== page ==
Photography isn’t always the first medium you think surrealism would flourish in, but it most certainly is. Photographers who specialise in the weird and inexplicable often come up with some of the most visually arresting images in the genre. One particular artist i’d like to focus on today is Lara Zankoul. Just a note as well, the image above is not a piece of her work, I couldn’t get permission to use hers but you can find her website here and on Google of course.
Zankoul began photography (or as she puts it, “born photographically”) in 2008, using 2009 to complete her 365 project in which she produced a picture every day for a year in succession. Although she’s a relevantly contemporary artist she’s won numerous awards including the 2011 Shabab Ayyam and in 2013 her work was auctioned at Christie’s Dubai. An initial look at her work shows you why. Every image is something that needs to be unpicked, not necessarily because it’s complex, but because the subject is placed oddly – there’s a distinct ‘wait what?’ moment with her work. It’s a purely surreal moment, and the result is that an audience becomes fascinated. Much of her work feels like it shouldn’t be possible – not just because of the content of the image but just the angle at which someone is sitting or the way in which their body turns. It’s absolutely mesmerising.
Take some of her images as an example. One shoot she did called ‘The Unseen’ (2013) provided a series of images in a water tank with a glass front, but on a huge scale. Zankoul stated that she wanted to explore the idea of what was ‘underneath’ the water, the duality of everyday situations in what we show on the surface as people and what lies deeper. The over-water shots show the overt nature of these specks of society she chooses to explore whereas the underwater scenes reflect a “puzzle” – a covert nature of the same element. It’s a montage of the dual voice within common society, both what is spoken and unspoken. Immediately the scene of a man and woman drinking tea, wearing animal masks and neck deep in water demands your attention. Her images seem almost playful and ‘wonderland’ like in their simplicity but nonetheless it’s an image you can’t help but stare at for longer than you’d expect. The textures of the water brings an added definition to the image, a wondrous addition that makes the whole scene appear magical. The same goes of the other images ‘The Noone’, which contains multiple motifs of a woman moving through the water with a trail of bubbles and foam behind her twirling in her wake. It highlights those in society who are forced to conceal their voice. The subject obviously has power of some kind in the overt puzzle but has no affect above water, for in society their power cannot be heard. It’s a simple but beautifully executed idea.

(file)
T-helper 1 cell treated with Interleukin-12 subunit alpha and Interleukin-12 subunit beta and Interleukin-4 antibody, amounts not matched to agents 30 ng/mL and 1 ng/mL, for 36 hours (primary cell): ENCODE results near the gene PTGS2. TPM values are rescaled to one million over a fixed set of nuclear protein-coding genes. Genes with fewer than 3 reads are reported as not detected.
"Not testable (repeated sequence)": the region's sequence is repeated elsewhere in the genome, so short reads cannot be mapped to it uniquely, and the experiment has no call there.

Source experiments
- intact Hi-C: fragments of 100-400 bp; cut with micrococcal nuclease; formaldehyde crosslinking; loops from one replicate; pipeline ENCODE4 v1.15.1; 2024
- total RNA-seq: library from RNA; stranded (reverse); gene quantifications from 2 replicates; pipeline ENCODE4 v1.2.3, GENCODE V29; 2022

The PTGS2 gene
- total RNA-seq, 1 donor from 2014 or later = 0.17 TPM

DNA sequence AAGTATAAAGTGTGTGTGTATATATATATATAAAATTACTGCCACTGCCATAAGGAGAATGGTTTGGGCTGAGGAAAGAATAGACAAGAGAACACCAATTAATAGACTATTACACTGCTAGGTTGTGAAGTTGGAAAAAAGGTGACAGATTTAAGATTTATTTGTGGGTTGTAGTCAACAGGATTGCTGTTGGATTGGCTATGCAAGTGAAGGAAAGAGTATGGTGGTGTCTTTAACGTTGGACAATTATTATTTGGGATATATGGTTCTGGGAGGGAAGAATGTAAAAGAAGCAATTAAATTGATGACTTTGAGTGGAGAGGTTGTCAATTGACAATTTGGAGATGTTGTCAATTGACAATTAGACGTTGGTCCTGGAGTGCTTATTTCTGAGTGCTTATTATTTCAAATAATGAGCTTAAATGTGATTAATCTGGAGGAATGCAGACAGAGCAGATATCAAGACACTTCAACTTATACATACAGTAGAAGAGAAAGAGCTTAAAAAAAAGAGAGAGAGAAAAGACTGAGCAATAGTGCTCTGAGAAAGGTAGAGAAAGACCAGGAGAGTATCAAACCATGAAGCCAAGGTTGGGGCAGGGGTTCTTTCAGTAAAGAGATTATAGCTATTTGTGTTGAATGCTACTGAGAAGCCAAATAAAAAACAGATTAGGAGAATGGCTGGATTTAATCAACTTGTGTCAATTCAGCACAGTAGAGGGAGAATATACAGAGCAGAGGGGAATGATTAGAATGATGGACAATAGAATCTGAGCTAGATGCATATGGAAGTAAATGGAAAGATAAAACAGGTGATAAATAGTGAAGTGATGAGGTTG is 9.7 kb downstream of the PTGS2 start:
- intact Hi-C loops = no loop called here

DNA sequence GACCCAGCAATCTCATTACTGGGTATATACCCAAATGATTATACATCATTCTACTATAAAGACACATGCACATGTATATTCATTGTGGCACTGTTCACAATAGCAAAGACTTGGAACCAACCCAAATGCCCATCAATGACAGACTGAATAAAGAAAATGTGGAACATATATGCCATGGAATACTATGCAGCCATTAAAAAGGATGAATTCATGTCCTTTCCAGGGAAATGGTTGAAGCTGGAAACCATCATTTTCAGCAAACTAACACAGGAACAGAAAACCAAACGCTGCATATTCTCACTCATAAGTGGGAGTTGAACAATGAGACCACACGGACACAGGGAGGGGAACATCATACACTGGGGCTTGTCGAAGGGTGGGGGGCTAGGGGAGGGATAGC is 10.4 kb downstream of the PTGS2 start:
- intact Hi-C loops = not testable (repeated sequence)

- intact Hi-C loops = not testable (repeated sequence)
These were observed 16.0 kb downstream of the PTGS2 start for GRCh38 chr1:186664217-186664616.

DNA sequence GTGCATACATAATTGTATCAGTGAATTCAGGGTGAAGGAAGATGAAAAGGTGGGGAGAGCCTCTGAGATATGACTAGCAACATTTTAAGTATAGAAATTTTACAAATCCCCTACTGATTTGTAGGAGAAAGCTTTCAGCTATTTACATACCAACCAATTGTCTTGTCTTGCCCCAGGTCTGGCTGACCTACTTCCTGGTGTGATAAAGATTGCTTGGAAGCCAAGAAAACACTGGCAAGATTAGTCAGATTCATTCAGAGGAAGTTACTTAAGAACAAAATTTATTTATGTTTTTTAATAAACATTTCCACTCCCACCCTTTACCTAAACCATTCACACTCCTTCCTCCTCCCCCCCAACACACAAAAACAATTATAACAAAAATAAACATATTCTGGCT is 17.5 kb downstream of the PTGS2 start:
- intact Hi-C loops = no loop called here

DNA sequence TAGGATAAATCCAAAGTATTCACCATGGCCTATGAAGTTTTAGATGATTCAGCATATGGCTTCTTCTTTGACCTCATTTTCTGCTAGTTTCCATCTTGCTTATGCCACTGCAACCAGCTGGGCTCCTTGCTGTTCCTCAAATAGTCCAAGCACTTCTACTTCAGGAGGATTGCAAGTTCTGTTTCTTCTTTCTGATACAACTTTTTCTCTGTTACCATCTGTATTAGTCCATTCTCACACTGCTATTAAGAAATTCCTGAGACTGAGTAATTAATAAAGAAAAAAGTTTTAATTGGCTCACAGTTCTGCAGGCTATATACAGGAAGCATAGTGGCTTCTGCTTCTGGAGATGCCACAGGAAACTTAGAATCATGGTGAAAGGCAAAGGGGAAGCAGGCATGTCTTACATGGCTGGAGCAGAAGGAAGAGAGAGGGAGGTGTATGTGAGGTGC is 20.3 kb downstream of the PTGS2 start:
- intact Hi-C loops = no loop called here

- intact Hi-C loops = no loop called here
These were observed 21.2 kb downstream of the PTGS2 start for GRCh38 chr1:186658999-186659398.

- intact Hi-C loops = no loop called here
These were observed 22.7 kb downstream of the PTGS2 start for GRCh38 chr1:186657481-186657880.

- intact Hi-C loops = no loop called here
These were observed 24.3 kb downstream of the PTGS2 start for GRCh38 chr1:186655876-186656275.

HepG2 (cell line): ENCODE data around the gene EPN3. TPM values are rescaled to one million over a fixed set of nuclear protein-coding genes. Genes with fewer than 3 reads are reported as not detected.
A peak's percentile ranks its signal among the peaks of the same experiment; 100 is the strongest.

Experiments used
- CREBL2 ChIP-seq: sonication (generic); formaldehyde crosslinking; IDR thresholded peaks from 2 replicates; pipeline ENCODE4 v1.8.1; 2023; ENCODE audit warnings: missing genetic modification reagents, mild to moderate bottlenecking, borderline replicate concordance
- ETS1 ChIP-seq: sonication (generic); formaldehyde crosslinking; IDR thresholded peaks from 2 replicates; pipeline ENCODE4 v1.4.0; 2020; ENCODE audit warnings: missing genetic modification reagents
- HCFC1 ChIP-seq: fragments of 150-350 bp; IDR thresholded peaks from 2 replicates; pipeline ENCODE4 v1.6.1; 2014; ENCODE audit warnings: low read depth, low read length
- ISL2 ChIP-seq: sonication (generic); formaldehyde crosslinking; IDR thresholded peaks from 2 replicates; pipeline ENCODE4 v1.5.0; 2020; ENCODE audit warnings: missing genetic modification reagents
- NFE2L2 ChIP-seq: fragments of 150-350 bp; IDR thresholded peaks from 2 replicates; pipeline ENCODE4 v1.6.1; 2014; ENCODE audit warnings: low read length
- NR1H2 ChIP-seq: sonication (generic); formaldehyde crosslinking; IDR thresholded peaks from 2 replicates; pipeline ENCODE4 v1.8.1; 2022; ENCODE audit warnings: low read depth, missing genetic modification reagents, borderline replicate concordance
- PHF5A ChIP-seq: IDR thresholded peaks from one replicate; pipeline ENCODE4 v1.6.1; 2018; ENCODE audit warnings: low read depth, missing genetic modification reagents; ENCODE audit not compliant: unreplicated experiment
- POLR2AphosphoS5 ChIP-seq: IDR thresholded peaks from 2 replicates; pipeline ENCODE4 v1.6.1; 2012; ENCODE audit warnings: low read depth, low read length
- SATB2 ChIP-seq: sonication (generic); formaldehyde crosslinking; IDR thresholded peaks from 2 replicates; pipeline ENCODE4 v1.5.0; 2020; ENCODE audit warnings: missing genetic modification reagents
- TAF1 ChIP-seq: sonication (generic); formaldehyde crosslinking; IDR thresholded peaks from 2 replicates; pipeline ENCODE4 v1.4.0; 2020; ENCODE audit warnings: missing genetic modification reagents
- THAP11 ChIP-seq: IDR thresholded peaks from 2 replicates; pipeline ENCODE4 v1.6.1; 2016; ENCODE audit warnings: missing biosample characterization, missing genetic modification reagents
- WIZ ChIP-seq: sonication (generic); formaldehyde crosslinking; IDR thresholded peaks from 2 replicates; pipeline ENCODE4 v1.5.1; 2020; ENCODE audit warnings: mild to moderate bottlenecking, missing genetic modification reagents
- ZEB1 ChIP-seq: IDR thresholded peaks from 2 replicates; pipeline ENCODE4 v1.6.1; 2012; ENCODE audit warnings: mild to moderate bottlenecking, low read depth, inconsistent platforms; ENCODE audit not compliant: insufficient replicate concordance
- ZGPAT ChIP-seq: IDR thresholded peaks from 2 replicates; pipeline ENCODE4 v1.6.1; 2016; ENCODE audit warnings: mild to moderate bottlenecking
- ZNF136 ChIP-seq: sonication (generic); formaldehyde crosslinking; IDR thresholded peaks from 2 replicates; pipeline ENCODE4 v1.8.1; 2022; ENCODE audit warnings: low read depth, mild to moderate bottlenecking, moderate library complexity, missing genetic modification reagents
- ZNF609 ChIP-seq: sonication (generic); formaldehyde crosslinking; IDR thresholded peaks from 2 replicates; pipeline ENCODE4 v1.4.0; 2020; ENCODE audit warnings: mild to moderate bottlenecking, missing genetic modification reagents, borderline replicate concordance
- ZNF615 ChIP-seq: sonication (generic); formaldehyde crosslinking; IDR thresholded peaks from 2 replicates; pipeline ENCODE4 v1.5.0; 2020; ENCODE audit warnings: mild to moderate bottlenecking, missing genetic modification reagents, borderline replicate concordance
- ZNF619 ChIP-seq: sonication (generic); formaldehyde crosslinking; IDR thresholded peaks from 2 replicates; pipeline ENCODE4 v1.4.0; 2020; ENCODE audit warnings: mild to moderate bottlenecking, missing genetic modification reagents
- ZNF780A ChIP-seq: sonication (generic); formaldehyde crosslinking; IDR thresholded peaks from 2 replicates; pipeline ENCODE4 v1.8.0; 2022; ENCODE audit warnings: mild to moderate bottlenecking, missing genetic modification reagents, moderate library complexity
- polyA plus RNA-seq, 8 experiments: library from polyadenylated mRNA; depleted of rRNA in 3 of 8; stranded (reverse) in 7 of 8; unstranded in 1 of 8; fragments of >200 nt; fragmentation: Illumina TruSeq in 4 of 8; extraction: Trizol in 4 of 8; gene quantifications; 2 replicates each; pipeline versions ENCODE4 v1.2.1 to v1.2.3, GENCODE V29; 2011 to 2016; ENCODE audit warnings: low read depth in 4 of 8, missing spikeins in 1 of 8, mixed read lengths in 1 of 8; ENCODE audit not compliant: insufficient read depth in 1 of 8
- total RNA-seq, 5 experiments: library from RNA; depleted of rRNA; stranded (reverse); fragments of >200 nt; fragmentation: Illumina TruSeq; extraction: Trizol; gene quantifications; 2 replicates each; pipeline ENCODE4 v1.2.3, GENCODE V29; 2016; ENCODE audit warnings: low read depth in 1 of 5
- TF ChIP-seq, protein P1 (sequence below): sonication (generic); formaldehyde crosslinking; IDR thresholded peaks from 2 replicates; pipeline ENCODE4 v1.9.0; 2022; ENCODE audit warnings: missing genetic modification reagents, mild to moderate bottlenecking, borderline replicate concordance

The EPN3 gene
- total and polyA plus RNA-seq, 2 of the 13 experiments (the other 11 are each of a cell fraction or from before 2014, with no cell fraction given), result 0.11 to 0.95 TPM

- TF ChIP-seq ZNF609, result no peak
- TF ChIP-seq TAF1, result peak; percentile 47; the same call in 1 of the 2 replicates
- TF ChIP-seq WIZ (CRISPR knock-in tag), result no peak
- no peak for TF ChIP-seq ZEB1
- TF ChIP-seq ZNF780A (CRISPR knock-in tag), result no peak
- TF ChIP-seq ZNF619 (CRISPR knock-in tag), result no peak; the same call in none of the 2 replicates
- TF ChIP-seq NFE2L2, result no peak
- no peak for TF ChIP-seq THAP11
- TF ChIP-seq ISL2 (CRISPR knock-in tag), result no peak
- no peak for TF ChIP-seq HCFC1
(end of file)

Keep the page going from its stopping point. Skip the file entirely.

Zankoul often sees photography as an escape from everyday life (having studied economics in Beirut originally.) She admits the surrealist influence in her work, and states that it forms…
“contemporary fairy tales that explore the charm and mystery of the human psyche”
She goes on to describe her work as “whimsical” and “playful” and it does show. Another memorable image includes a teacup face down in what looks like a Victorian playroom, with a leg sticking out of it. Her work feels distinctly escapist and so each image blossoms as you try to consider any deeper layers to the art but find yourself to caught up on the fact that there’s a huge teacup with a person inside of it. She seems to have the keenest eye in spotting little moments to capture in the mundane of everyday life – her work to me seems very concerns with the magic of everyday moments. Creating a new lens through which to explore them and therefore a fresh perspective with which to view them. It reminds me of the playful nature of surrealist works by Marc Chagall or Joan Miró – that she picks an element from the society around her and plays with it both physically ad metaphorically – a kind of ‘what if?’ approach to art that creates a fairy tale narrative within a single frame.
That same idea of fairy tale narrative is interesting considering the moral nature of some of her pieces. The image ‘Telling Lies’ focuses on a woman attempting to push balloons down underwater. It represents the futility of pushing down lies inside yourself or repressing trauma, for what you repress will always resurface with even more ferocity. Despite the playfulness of much of Zankoul’s work, their is a distinct moral edge, in the same way as fairy tales. The image is always simply surreal but has a kind of message woven into its fabrics, her work visually demonstrates and imagines an idea beyond what you first think.
Photography and surrealism marry perfectly in expression, it’s a medium that can provides challenges and therefore it provides a new perspective through which to demonstrate the surreal in a visual sense that’s distinct from other forms. Lara Zankoul demonstrates this with her playful, fairy tale style, fused with a joyful complexity and moral undertone. I believe that Zankoul herself put it best –
“I’ve found it has little to do with the things you see and everything to do with the way you see them”.